For fashion chains especially, the freezing conditions will help move winter stock off the shelves. For store groups generally, wintry weather will turn shoppers' thoughts to Christmas and the annual spending spree.
But whether the retail economy will get the kick-start it so desperately needs is another question. As we report in this week's issue, many store chiefs are cautious - if not downright worried - about how far away recovery might be. GUS finance director David Tyler, for example, expects things to be difficult for another 12 months.
Since many store groups make their entire annual profits over Christmas, there's no underestimating its importance. But surely retailers need to find ways of winning consumer spend throughout the year and avoid putting all their eggs in one basket.
In a downturn, it's even more vital to woo profitable customers at all times, because the effects will be felt at Christmas too.
Halfords is in the lucky position of being relatively immune to seasonal trends. Chief executive Ian McLeod made the point at this week's interims, explaining that December typically accounts for about one-and-a-half times average monthly sales.
Many other retailers do not have that luxury and will need to work harder to boost business throughout the year. One obvious route is online, which continues to grow apace. E-tail sales are expected to come in at about£5 billion this Christmas. According to trade body IMRG, 24 million UK online shoppers will spend an average of£208 each.
As we reveal in today's edition, department store group John Lewis expects to notch up direct sales of more than£100 million this financial year through its multi-channel arm. And, says managing director Charlie Mayfield, the approach has helped boost in-store sales. Other groups, such as Woolworths, are also making a big effort to establish bigger and better multi-channel platforms.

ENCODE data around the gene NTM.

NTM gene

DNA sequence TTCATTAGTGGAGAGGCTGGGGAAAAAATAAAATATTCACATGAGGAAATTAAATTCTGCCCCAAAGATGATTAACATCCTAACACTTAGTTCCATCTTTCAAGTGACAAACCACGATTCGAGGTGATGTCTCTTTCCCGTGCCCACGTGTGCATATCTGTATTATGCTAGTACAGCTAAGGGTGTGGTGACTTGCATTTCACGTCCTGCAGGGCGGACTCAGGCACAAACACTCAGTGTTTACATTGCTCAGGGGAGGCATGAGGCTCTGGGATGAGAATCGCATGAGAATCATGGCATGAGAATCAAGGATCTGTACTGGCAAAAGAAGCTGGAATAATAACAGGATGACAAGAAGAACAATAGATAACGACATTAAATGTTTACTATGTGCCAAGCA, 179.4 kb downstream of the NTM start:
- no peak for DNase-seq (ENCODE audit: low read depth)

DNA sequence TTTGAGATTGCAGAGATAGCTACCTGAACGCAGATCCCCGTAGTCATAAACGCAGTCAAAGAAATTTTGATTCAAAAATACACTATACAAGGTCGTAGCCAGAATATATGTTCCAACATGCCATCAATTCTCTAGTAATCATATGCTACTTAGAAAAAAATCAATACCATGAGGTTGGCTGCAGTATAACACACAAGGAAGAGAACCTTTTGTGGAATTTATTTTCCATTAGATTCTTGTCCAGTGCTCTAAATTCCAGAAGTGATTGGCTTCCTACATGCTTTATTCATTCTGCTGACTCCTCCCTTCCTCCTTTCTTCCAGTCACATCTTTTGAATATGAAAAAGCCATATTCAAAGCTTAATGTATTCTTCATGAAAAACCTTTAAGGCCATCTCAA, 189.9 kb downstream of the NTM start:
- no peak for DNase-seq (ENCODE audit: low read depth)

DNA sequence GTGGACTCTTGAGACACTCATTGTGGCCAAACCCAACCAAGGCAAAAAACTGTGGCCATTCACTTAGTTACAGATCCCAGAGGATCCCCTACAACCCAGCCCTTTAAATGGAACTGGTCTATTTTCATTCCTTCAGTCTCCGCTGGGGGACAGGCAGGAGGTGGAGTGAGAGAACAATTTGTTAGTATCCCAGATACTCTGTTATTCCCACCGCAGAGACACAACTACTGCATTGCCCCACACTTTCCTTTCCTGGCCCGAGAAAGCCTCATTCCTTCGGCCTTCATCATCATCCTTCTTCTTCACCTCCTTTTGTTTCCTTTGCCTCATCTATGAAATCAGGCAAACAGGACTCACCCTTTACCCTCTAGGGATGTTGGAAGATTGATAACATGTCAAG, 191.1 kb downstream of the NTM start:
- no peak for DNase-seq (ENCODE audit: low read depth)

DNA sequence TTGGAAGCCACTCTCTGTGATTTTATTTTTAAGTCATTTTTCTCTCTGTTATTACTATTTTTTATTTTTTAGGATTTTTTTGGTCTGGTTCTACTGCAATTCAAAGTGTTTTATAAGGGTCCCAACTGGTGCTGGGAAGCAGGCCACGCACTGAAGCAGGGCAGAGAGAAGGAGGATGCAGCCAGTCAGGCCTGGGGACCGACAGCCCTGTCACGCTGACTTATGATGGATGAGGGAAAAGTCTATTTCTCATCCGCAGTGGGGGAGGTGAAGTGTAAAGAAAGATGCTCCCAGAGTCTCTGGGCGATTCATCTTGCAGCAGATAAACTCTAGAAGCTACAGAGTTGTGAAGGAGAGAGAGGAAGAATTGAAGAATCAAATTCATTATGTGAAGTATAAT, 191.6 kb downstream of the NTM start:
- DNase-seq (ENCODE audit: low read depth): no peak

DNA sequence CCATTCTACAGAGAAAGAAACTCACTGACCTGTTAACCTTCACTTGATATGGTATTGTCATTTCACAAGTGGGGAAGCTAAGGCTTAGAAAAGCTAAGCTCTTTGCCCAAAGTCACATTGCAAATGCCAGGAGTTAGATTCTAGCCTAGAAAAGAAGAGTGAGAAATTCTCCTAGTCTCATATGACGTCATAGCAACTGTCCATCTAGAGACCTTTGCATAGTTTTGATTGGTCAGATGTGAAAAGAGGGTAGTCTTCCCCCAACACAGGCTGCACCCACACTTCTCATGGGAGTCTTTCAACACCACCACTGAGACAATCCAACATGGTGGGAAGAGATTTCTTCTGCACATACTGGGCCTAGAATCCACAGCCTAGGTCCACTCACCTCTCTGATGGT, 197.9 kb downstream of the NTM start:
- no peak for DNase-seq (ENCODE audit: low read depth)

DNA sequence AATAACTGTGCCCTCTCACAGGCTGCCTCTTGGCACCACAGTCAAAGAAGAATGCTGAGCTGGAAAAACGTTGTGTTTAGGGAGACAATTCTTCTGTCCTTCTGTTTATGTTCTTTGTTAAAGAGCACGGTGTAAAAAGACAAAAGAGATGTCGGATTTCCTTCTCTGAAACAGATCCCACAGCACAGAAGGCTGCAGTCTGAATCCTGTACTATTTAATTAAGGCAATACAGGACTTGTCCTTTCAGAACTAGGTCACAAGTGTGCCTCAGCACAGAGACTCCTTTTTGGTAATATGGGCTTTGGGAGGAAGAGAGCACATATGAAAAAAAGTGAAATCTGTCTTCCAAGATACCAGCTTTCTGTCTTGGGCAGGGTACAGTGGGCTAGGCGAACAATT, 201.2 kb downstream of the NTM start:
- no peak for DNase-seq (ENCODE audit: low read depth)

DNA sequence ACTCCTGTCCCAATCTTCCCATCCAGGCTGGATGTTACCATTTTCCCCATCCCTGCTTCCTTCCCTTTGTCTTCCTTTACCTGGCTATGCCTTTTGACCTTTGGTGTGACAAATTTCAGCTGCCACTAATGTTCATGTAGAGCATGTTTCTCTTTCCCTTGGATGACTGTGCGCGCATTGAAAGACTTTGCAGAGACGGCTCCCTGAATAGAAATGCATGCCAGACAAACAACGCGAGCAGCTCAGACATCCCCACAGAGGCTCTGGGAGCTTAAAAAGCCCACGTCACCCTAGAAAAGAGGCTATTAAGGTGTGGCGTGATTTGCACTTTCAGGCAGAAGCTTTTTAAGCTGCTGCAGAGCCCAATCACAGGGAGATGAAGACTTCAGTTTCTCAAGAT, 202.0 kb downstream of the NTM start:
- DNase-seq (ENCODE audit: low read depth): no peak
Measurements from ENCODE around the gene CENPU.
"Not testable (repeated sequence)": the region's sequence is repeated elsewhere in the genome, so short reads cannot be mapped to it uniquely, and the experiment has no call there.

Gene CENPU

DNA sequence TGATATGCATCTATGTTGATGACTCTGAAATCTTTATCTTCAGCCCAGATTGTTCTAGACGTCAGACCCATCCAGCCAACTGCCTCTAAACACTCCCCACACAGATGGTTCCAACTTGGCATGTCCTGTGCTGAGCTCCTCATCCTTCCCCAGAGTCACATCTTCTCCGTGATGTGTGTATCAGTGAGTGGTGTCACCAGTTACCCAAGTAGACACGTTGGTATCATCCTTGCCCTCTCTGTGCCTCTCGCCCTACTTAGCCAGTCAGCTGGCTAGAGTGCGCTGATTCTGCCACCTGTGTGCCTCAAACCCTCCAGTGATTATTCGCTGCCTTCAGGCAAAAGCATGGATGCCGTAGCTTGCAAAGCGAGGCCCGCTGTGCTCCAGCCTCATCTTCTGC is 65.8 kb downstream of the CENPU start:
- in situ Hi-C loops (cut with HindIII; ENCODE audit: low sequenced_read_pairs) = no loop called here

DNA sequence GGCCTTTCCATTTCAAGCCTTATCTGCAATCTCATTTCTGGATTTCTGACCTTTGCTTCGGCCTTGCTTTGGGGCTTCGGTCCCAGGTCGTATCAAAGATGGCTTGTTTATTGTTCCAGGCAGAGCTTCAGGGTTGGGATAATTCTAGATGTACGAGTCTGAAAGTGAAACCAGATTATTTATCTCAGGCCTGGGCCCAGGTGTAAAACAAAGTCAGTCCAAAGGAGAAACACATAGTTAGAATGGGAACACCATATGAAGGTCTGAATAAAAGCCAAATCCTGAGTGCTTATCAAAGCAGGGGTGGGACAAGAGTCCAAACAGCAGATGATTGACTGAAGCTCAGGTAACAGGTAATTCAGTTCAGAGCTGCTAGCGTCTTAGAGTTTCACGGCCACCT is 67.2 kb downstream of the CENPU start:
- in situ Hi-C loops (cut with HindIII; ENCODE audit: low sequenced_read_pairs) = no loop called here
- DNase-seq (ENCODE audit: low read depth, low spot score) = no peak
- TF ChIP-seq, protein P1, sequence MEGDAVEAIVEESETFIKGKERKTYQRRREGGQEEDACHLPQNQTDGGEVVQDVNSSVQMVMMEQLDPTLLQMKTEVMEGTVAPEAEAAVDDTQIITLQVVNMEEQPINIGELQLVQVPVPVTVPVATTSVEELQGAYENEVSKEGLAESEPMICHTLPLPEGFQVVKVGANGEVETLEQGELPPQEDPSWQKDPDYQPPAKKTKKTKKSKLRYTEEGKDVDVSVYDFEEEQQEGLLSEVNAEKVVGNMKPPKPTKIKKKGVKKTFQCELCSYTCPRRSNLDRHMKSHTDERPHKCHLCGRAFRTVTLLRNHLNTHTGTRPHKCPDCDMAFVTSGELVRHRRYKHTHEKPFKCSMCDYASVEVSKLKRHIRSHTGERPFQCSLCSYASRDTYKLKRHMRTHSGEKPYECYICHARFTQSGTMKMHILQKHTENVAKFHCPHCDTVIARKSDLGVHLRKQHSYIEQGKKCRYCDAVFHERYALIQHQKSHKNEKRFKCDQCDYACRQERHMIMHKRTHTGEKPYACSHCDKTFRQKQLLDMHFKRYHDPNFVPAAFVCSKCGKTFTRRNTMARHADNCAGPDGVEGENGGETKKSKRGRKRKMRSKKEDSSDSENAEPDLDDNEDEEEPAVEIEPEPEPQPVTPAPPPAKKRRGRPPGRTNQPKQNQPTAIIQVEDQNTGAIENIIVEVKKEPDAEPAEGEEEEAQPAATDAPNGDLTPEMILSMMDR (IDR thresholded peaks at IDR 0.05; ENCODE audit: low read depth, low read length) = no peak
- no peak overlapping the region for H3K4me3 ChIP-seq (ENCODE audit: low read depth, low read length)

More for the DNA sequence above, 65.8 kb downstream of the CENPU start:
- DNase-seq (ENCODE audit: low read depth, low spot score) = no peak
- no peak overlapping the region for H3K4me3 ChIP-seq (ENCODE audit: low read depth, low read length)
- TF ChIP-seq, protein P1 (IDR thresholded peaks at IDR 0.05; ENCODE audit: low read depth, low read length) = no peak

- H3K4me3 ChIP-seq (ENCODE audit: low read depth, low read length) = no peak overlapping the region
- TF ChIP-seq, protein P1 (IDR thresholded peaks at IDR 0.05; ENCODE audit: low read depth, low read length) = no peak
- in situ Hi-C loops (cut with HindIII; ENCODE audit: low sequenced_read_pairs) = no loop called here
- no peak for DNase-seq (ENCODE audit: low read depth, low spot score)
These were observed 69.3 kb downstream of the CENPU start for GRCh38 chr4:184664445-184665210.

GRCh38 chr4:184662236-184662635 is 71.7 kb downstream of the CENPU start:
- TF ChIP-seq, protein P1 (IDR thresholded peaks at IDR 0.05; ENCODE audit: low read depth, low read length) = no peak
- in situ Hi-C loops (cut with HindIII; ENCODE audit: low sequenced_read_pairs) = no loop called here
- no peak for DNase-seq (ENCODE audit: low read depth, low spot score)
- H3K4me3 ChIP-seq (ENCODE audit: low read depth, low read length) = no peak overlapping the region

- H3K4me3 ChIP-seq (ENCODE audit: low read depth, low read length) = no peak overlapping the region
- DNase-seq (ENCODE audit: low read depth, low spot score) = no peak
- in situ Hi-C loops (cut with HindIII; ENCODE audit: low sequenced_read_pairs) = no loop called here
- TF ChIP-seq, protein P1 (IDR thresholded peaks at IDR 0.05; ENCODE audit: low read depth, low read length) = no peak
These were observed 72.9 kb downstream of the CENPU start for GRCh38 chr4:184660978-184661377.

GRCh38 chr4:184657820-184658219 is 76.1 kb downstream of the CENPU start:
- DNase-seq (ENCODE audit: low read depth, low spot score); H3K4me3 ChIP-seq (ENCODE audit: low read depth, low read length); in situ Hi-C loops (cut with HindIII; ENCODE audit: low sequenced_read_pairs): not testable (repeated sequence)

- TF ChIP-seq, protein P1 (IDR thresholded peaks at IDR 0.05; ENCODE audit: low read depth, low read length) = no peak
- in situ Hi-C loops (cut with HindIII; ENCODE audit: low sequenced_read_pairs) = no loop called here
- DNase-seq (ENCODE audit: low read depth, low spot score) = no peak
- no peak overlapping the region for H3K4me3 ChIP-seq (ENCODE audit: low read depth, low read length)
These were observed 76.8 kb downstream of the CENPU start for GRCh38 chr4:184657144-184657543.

There is no stopping the march of technology and retailers have to take account of that in its own right. But the ability to serve consumers where and when they like provides the chance to increase customer contact and spending all year round, not just at Christmas.
The trading update from DSG International, the retailer formerly known as Dixons, highlighted another way of riding a UK downturn: open shops overseas. While UK sales at flagship electrical chains such as Dixons and Currys were down like-for-like, stores from Tromso to Thessaloniki delivered comparable uplifts ranging from 5 per cent to 10 per cent.
There was a certain amount of sniggering when Dixons was renamed DSG to reflects its international reach. But, even though there are hard issues for the retailer to address in Blighty, the benefits of foreign expansion are plain to see.